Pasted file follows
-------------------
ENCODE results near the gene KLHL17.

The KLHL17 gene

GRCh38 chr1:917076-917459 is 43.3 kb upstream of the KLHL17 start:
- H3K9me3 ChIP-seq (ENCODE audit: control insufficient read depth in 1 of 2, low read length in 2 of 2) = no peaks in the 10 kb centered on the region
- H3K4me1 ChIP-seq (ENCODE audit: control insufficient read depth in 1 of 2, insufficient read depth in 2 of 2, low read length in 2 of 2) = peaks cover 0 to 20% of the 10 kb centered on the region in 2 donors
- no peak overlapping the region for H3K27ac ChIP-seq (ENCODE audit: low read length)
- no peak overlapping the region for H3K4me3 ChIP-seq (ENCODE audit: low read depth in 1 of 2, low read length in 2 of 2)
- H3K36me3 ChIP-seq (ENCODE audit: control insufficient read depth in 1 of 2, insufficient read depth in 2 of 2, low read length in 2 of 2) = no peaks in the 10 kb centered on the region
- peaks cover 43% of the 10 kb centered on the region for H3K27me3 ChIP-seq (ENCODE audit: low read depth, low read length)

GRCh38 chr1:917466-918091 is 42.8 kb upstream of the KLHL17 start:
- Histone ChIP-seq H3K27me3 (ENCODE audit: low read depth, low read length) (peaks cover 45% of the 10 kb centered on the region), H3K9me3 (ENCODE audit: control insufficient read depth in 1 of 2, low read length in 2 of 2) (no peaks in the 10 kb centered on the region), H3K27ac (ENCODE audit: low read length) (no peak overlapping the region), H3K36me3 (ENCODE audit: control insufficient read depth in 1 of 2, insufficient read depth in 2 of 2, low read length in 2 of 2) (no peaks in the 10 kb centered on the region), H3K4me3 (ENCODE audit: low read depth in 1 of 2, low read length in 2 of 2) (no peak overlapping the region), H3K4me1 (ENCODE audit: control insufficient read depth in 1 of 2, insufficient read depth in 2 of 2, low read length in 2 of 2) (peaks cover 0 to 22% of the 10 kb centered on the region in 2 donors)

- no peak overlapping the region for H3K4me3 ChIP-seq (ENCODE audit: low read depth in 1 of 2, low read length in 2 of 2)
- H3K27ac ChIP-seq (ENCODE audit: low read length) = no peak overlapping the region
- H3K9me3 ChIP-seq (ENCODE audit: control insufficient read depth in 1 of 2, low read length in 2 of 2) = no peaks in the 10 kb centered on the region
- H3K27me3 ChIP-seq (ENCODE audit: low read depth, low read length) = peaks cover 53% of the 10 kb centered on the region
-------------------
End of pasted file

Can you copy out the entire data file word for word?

ENCODE results near the gene KLHL17.

The KLHL17 gene

GRCh38 chr1:917076-917459 is 43.3 kb upstream of the KLHL17 start:
- H3K9me3 ChIP-seq (ENCODE audit: control insufficient read depth in 1 of 2, low read length in 2 of 2) = no peaks in the 10 kb centered on the region
- H3K4me1 ChIP-seq (ENCODE audit: control insufficient read depth in 1 of 2, insufficient read depth in 2 of 2, low read length in 2 of 2) = peaks cover 0 to 20% of the 10 kb centered on the region in 2 donors
- no peak overlapping the region for H3K27ac ChIP-seq (ENCODE audit: low read length)
- no peak overlapping the region for H3K4me3 ChIP-seq (ENCODE audit: low read depth in 1 of 2, low read length in 2 of 2)
- H3K36me3 ChIP-seq (ENCODE audit: control insufficient read depth in 1 of 2, insufficient read depth in 2 of 2, low read length in 2 of 2) = no peaks in the 10 kb centered on the region
- peaks cover 43% of the 10 kb centered on the region for H3K27me3 ChIP-seq (ENCODE audit: low read depth, low read length)

GRCh38 chr1:917466-918091 is 42.8 kb upstream of the KLHL17 start:
- Histone ChIP-seq H3K27me3 (ENCODE audit: low read depth, low read length) (peaks cover 45% of the 10 kb centered on the region), H3K9me3 (ENCODE audit: control insufficient read depth in 1 of 2, low read length in 2 of 2) (no peaks in the 10 kb centered on the region), H3K27ac (ENCODE audit: low read length) (no peak overlapping the region), H3K36me3 (ENCODE audit: control insufficient read depth in 1 of 2, insufficient read depth in 2 of 2, low read length in 2 of 2) (no peaks in the 10 kb centered on the region), H3K4me3 (ENCODE audit: low read depth in 1 of 2, low read length in 2 of 2) (no peak overlapping the region), H3K4me1 (ENCODE audit: control insufficient read depth in 1 of 2, insufficient read depth in 2 of 2, low read length in 2 of 2) (peaks cover 0 to 22% of the 10 kb centered on the region in 2 donors)

- no peak overlapping the region for H3K4me3 ChIP-seq (ENCODE audit: low read depth in 1 of 2, low read length in 2 of 2)
- H3K27ac ChIP-seq (ENCODE audit: low read length) = no peak overlapping the region
- H3K9me3 ChIP-seq (ENCODE audit: control insufficient read depth in 1 of 2, low read length in 2 of 2) = no peaks in the 10 kb centered on the region
- H3K27me3 ChIP-seq (ENCODE audit: low read depth, low read length) = peaks cover 53% of the 10 kb centered on the region